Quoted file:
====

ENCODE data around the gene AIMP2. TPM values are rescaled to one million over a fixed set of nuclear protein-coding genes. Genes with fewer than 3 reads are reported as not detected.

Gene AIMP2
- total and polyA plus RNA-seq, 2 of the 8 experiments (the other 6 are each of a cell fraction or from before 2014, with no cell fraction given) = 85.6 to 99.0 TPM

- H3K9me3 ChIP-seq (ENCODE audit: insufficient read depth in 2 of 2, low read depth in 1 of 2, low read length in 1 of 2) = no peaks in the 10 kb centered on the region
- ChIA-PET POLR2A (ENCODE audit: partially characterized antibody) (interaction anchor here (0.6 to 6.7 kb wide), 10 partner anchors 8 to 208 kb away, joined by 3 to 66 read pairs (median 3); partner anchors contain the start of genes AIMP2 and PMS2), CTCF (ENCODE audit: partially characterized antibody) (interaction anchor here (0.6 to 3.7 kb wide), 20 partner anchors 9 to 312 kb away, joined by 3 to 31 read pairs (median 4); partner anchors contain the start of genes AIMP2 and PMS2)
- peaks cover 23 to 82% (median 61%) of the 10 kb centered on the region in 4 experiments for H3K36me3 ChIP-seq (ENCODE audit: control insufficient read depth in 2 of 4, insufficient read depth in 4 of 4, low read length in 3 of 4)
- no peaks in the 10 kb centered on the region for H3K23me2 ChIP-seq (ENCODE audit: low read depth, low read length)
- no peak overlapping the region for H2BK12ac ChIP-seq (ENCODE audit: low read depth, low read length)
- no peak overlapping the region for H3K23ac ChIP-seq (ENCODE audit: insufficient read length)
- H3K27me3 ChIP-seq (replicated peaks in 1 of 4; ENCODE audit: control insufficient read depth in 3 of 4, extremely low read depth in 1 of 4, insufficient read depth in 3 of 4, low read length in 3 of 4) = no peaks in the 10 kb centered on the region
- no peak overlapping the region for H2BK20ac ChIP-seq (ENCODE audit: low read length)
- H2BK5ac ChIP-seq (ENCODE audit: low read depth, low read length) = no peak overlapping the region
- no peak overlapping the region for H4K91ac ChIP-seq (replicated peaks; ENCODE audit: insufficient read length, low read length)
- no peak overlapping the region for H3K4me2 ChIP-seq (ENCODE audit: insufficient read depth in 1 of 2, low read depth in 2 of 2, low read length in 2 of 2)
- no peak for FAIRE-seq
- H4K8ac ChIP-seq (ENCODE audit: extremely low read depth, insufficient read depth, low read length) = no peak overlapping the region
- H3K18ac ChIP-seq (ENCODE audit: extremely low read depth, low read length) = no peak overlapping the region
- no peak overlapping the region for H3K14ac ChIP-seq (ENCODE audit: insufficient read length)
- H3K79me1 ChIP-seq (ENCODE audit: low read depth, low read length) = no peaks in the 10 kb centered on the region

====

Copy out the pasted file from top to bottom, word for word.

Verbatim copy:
ENCODE data around the gene AIMP2. TPM values are rescaled to one million over a fixed set of nuclear protein-coding genes. Genes with fewer than 3 reads are reported as not detected.

Gene AIMP2
- total and polyA plus RNA-seq, 2 of the 8 experiments (the other 6 are each of a cell fraction or from before 2014, with no cell fraction given) = 85.6 to 99.0 TPM

- H3K9me3 ChIP-seq (ENCODE audit: insufficient read depth in 2 of 2, low read depth in 1 of 2, low read length in 1 of 2) = no peaks in the 10 kb centered on the region
- ChIA-PET POLR2A (ENCODE audit: partially characterized antibody) (interaction anchor here (0.6 to 6.7 kb wide), 10 partner anchors 8 to 208 kb away, joined by 3 to 66 read pairs (median 3); partner anchors contain the start of genes AIMP2 and PMS2), CTCF (ENCODE audit: partially characterized antibody) (interaction anchor here (0.6 to 3.7 kb wide), 20 partner anchors 9 to 312 kb away, joined by 3 to 31 read pairs (median 4); partner anchors contain the start of genes AIMP2 and PMS2)
- peaks cover 23 to 82% (median 61%) of the 10 kb centered on the region in 4 experiments for H3K36me3 ChIP-seq (ENCODE audit: control insufficient read depth in 2 of 4, insufficient read depth in 4 of 4, low read length in 3 of 4)
- no peaks in the 10 kb centered on the region for H3K23me2 ChIP-seq (ENCODE audit: low read depth, low read length)
- no peak overlapping the region for H2BK12ac ChIP-seq (ENCODE audit: low read depth, low read length)
- no peak overlapping the region for H3K23ac ChIP-seq (ENCODE audit: insufficient read length)
- H3K27me3 ChIP-seq (replicated peaks in 1 of 4; ENCODE audit: control insufficient read depth in 3 of 4, extremely low read depth in 1 of 4, insufficient read depth in 3 of 4, low read length in 3 of 4) = no peaks in the 10 kb centered on the region
- no peak overlapping the region for H2BK20ac ChIP-seq (ENCODE audit: low read length)
- H2BK5ac ChIP-seq (ENCODE audit: low read depth, low read length) = no peak overlapping the region
- no peak overlapping the region for H4K91ac ChIP-seq (replicated peaks; ENCODE audit: insufficient read length, low read length)
- no peak overlapping the region for H3K4me2 ChIP-seq (ENCODE audit: insufficient read depth in 1 of 2, low read depth in 2 of 2, low read length in 2 of 2)
- no peak for FAIRE-seq
- H4K8ac ChIP-seq (ENCODE audit: extremely low read depth, insufficient read depth, low read length) = no peak overlapping the region
- H3K18ac ChIP-seq (ENCODE audit: extremely low read depth, low read length) = no peak overlapping the region
- no peak overlapping the region for H3K14ac ChIP-seq (ENCODE audit: insufficient read length)
- H3K79me1 ChIP-seq (ENCODE audit: low read depth, low read length) = no peaks in the 10 kb centered on the region